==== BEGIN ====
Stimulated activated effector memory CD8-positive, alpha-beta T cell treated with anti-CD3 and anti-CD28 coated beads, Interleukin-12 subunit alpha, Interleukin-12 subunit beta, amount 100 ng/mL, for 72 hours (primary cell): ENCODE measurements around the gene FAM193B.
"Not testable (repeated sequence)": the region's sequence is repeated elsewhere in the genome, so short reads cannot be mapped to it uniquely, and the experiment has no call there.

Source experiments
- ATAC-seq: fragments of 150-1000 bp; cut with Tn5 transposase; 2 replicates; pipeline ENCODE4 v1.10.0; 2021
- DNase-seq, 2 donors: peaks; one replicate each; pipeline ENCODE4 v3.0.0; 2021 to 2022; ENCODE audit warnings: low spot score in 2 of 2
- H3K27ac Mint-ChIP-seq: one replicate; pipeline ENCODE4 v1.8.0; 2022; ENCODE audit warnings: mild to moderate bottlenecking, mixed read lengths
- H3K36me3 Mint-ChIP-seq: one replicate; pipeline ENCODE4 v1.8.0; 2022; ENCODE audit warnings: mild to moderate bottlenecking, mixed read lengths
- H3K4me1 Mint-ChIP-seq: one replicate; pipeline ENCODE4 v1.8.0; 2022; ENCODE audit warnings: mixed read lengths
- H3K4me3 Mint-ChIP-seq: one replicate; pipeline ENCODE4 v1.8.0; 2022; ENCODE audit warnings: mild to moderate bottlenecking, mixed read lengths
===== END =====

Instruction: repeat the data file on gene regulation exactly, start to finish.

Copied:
Stimulated activated effector memory CD8-positive, alpha-beta T cell treated with anti-CD3 and anti-CD28 coated beads, Interleukin-12 subunit alpha, Interleukin-12 subunit beta, amount 100 ng/mL, for 72 hours (primary cell): ENCODE measurements around the gene FAM193B.
"Not testable (repeated sequence)": the region's sequence is repeated elsewhere in the genome, so short reads cannot be mapped to it uniquely, and the experiment has no call there.

Source experiments
- ATAC-seq: fragments of 150-1000 bp; cut with Tn5 transposase; 2 replicates; pipeline ENCODE4 v1.10.0; 2021
- DNase-seq, 2 donors: peaks; one replicate each; pipeline ENCODE4 v3.0.0; 2021 to 2022; ENCODE audit warnings: low spot score in 2 of 2
- H3K27ac Mint-ChIP-seq: one replicate; pipeline ENCODE4 v1.8.0; 2022; ENCODE audit warnings: mild to moderate bottlenecking, mixed read lengths
- H3K36me3 Mint-ChIP-seq: one replicate; pipeline ENCODE4 v1.8.0; 2022; ENCODE audit warnings: mild to moderate bottlenecking, mixed read lengths
- H3K4me1 Mint-ChIP-seq: one replicate; pipeline ENCODE4 v1.8.0; 2022; ENCODE audit warnings: mixed read lengths
- H3K4me3 Mint-ChIP-seq: one replicate; pipeline ENCODE4 v1.8.0; 2022; ENCODE audit warnings: mild to moderate bottlenecking, mixed read lengths